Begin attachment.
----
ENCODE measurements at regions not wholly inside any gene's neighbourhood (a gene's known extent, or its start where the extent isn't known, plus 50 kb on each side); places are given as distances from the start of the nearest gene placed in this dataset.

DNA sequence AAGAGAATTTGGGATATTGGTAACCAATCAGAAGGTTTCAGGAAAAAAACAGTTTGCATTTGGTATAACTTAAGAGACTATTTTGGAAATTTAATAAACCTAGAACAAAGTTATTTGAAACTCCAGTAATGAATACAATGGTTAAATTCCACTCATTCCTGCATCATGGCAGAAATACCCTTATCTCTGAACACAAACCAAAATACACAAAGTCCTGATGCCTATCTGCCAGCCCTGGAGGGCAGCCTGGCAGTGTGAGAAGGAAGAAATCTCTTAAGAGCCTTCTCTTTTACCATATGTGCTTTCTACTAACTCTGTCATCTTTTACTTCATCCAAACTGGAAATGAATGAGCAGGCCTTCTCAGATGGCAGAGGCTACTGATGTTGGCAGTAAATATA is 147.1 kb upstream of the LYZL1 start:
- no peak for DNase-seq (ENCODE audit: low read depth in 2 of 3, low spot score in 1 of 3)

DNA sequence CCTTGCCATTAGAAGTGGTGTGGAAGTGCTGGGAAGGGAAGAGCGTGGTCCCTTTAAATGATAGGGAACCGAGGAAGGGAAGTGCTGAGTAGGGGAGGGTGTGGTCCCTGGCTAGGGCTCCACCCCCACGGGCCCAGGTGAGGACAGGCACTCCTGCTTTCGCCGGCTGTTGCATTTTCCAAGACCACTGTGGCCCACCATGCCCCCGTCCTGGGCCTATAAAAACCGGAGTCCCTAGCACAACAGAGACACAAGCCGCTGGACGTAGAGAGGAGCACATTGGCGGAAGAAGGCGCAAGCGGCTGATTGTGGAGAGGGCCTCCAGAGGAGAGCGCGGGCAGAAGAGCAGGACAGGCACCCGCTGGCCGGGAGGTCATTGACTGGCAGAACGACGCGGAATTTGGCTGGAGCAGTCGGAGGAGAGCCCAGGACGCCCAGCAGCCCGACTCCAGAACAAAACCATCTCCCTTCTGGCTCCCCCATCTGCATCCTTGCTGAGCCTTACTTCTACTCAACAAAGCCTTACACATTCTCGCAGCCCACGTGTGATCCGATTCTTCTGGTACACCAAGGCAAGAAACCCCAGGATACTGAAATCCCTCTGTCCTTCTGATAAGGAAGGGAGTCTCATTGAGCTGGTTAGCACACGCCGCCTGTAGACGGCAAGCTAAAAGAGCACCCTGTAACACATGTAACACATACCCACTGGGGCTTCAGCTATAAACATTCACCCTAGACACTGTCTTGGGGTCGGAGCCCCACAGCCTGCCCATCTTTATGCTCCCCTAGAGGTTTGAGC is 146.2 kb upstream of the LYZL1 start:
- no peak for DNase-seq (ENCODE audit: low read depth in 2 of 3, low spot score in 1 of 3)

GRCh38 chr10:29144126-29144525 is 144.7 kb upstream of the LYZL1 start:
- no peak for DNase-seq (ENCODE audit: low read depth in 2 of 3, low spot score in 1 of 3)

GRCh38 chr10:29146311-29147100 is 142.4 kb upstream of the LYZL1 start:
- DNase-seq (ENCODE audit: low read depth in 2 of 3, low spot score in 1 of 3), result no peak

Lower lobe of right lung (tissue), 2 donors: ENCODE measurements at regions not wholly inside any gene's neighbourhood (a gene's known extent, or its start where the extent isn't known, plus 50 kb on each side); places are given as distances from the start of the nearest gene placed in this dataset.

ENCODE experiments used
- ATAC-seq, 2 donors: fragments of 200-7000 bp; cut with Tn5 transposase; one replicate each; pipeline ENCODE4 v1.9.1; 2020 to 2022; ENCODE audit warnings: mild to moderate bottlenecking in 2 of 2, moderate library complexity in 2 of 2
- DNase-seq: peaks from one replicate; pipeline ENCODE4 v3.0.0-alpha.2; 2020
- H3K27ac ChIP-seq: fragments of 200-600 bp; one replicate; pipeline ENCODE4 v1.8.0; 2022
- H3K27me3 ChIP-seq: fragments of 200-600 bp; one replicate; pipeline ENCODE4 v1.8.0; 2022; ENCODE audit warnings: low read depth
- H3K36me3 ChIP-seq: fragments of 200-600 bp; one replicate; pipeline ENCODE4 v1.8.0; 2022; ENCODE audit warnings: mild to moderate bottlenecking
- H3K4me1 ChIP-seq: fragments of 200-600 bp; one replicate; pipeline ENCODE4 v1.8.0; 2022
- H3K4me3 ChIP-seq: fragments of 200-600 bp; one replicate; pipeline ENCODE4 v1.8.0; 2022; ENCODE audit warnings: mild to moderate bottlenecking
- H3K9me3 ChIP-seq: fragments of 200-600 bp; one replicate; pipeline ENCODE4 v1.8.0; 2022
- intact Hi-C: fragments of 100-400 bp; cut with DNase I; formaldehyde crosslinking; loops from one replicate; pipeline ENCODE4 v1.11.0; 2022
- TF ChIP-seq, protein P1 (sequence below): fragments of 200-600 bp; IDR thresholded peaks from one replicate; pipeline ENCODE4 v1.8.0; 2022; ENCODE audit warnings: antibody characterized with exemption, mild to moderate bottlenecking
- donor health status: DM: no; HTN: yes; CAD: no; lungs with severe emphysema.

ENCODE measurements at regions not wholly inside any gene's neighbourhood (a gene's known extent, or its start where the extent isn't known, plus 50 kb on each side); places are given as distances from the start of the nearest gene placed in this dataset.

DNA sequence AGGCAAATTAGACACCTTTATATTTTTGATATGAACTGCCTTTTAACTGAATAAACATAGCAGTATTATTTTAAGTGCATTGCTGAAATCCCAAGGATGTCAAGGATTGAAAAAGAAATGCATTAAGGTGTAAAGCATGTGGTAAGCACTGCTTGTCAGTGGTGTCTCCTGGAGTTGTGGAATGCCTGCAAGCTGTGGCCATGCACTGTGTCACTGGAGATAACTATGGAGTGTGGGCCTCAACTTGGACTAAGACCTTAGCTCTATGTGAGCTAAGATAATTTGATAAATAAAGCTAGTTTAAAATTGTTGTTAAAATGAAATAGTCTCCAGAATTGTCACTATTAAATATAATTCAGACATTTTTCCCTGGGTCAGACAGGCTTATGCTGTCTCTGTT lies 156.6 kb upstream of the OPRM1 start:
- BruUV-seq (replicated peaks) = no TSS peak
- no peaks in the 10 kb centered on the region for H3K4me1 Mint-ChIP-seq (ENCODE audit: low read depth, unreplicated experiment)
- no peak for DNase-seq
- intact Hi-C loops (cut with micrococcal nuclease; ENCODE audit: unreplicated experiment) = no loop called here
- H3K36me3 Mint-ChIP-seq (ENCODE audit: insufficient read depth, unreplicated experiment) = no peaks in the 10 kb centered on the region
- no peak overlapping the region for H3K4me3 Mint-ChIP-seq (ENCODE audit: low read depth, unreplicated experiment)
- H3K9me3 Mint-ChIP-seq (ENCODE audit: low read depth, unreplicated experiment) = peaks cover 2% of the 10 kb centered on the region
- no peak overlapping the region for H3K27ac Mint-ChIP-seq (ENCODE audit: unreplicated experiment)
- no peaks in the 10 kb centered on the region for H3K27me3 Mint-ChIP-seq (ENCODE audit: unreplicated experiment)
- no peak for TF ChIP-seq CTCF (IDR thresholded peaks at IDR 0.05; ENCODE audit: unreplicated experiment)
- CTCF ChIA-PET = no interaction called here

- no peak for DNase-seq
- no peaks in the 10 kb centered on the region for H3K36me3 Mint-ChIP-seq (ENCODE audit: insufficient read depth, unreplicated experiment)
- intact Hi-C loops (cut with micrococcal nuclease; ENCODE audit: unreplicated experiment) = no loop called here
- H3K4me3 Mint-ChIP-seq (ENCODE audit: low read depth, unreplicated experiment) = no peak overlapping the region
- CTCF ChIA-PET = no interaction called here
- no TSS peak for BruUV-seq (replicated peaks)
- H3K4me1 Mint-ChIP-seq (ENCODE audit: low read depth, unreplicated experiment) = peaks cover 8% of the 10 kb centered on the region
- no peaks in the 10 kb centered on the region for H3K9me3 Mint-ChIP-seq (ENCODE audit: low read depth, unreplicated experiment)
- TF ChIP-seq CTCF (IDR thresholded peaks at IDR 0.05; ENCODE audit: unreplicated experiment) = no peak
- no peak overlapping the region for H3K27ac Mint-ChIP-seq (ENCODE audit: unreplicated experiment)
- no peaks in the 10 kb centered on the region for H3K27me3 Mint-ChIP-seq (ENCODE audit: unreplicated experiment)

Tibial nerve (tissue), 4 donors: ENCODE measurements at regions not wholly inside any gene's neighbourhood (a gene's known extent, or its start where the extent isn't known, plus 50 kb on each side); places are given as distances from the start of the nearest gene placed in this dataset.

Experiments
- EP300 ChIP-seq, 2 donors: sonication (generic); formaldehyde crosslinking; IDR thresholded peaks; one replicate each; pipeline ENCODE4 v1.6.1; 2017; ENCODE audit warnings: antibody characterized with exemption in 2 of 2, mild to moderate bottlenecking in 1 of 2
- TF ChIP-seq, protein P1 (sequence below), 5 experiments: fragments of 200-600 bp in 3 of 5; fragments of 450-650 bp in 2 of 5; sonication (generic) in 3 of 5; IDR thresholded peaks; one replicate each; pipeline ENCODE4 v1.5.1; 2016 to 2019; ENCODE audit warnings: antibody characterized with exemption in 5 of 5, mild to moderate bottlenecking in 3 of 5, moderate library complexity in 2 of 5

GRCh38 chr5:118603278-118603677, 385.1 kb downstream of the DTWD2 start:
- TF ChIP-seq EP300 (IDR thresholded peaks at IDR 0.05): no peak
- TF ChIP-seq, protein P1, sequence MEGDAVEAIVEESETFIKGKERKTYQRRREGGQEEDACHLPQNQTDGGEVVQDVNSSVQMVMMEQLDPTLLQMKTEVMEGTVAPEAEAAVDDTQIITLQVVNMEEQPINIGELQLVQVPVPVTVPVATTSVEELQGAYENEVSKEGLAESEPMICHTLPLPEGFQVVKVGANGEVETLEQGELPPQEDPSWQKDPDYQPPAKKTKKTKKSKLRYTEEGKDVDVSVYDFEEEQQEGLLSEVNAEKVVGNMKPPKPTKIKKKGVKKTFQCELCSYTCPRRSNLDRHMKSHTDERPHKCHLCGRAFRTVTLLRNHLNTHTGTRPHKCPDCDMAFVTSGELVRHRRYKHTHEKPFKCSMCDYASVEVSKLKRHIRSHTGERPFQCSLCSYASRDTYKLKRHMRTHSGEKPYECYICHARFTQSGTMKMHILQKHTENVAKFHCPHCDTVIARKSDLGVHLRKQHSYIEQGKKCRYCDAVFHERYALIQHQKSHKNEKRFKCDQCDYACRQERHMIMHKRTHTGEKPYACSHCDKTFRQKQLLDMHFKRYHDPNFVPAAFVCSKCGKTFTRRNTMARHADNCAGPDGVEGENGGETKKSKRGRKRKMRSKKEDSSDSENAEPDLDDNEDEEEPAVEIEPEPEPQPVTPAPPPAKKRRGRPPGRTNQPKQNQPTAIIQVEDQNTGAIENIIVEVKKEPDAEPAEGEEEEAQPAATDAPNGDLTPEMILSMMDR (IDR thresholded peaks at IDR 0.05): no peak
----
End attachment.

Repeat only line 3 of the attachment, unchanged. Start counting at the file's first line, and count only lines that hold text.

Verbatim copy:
- no peak for DNase-seq (ENCODE audit: low read depth in 2 of 3, low spot score in 1 of 3)